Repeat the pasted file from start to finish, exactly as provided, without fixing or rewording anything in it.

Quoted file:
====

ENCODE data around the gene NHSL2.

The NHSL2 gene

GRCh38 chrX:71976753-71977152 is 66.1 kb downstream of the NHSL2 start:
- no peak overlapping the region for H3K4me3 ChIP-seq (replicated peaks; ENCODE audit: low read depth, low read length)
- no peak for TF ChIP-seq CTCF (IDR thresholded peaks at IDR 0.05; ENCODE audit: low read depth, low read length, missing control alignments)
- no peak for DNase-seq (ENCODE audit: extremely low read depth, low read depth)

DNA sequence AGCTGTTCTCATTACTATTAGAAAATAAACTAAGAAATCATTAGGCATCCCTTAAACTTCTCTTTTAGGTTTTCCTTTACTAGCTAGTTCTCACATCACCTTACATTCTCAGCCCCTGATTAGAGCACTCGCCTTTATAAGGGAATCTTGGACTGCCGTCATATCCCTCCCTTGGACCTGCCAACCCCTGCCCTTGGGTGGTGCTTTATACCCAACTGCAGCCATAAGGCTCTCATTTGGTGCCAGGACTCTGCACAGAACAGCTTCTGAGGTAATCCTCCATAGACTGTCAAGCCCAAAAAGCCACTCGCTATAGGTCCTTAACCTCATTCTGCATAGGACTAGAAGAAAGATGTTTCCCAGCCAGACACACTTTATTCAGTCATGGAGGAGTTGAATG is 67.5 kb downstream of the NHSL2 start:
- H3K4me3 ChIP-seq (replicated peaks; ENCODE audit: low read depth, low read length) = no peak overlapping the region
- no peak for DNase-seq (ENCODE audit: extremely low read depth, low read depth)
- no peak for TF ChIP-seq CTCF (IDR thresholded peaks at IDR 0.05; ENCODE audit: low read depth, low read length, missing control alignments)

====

ENCODE data around the gene NHSL2.

The NHSL2 gene

GRCh38 chrX:71976753-71977152 is 66.1 kb downstream of the NHSL2 start:
- no peak overlapping the region for H3K4me3 ChIP-seq (replicated peaks; ENCODE audit: low read depth, low read length)
- no peak for TF ChIP-seq CTCF (IDR thresholded peaks at IDR 0.05; ENCODE audit: low read depth, low read length, missing control alignments)
- no peak for DNase-seq (ENCODE audit: extremely low read depth, low read depth)

DNA sequence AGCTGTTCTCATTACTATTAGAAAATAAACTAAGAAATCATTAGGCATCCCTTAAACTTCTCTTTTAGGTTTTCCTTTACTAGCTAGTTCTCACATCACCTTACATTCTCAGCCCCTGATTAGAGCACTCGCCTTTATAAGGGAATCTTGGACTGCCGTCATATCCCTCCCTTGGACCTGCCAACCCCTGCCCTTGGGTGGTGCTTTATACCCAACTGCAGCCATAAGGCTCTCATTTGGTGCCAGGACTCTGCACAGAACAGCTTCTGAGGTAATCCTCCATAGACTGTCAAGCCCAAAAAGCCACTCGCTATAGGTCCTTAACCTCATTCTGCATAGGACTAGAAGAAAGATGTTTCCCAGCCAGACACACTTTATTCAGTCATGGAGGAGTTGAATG is 67.5 kb downstream of the NHSL2 start:
- H3K4me3 ChIP-seq (replicated peaks; ENCODE audit: low read depth, low read length) = no peak overlapping the region
- no peak for DNase-seq (ENCODE audit: extremely low read depth, low read depth)
- no peak for TF ChIP-seq CTCF (IDR thresholded peaks at IDR 0.05; ENCODE audit: low read depth, low read length, missing control alignments)